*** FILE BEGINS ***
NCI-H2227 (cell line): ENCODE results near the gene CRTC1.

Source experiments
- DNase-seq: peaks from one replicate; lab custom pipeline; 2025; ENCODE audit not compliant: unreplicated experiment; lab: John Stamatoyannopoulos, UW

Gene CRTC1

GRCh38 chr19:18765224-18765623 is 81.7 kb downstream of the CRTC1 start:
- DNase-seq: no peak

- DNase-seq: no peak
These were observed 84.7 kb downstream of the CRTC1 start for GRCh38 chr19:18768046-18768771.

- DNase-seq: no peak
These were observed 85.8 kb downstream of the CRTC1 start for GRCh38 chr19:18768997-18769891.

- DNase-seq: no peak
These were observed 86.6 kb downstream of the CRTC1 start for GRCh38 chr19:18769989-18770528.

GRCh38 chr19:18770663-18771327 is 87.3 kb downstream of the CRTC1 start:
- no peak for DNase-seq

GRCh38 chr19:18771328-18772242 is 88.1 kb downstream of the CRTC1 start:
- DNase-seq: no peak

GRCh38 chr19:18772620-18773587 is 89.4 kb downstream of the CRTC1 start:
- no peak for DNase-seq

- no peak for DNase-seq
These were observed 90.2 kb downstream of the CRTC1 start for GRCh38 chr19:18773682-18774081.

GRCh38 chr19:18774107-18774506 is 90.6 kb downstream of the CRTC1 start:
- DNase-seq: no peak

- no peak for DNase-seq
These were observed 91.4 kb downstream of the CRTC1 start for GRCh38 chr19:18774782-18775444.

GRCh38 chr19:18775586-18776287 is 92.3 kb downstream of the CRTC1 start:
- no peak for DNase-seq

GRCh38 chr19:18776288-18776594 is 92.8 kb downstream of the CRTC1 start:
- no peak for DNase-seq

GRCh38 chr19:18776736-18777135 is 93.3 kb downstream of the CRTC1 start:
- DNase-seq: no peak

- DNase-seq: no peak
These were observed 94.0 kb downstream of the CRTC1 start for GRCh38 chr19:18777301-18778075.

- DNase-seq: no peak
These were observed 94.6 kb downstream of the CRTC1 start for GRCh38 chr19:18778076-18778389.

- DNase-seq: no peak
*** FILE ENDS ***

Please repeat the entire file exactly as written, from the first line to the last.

NCI-H2227 (cell line): ENCODE results near the gene CRTC1.

Source experiments
- DNase-seq: peaks from one replicate; lab custom pipeline; 2025; ENCODE audit not compliant: unreplicated experiment; lab: John Stamatoyannopoulos, UW

Gene CRTC1

GRCh38 chr19:18765224-18765623 is 81.7 kb downstream of the CRTC1 start:
- DNase-seq: no peak

- DNase-seq: no peak
These were observed 84.7 kb downstream of the CRTC1 start for GRCh38 chr19:18768046-18768771.

- DNase-seq: no peak
These were observed 85.8 kb downstream of the CRTC1 start for GRCh38 chr19:18768997-18769891.

- DNase-seq: no peak
These were observed 86.6 kb downstream of the CRTC1 start for GRCh38 chr19:18769989-18770528.

GRCh38 chr19:18770663-18771327 is 87.3 kb downstream of the CRTC1 start:
- no peak for DNase-seq

GRCh38 chr19:18771328-18772242 is 88.1 kb downstream of the CRTC1 start:
- DNase-seq: no peak

GRCh38 chr19:18772620-18773587 is 89.4 kb downstream of the CRTC1 start:
- no peak for DNase-seq

- no peak for DNase-seq
These were observed 90.2 kb downstream of the CRTC1 start for GRCh38 chr19:18773682-18774081.

GRCh38 chr19:18774107-18774506 is 90.6 kb downstream of the CRTC1 start:
- DNase-seq: no peak

- no peak for DNase-seq
These were observed 91.4 kb downstream of the CRTC1 start for GRCh38 chr19:18774782-18775444.

GRCh38 chr19:18775586-18776287 is 92.3 kb downstream of the CRTC1 start:
- no peak for DNase-seq

GRCh38 chr19:18776288-18776594 is 92.8 kb downstream of the CRTC1 start:
- no peak for DNase-seq

GRCh38 chr19:18776736-18777135 is 93.3 kb downstream of the CRTC1 start:
- DNase-seq: no peak

- DNase-seq: no peak
These were observed 94.0 kb downstream of the CRTC1 start for GRCh38 chr19:18777301-18778075.

- DNase-seq: no peak
These were observed 94.6 kb downstream of the CRTC1 start for GRCh38 chr19:18778076-18778389.

- DNase-seq: no peak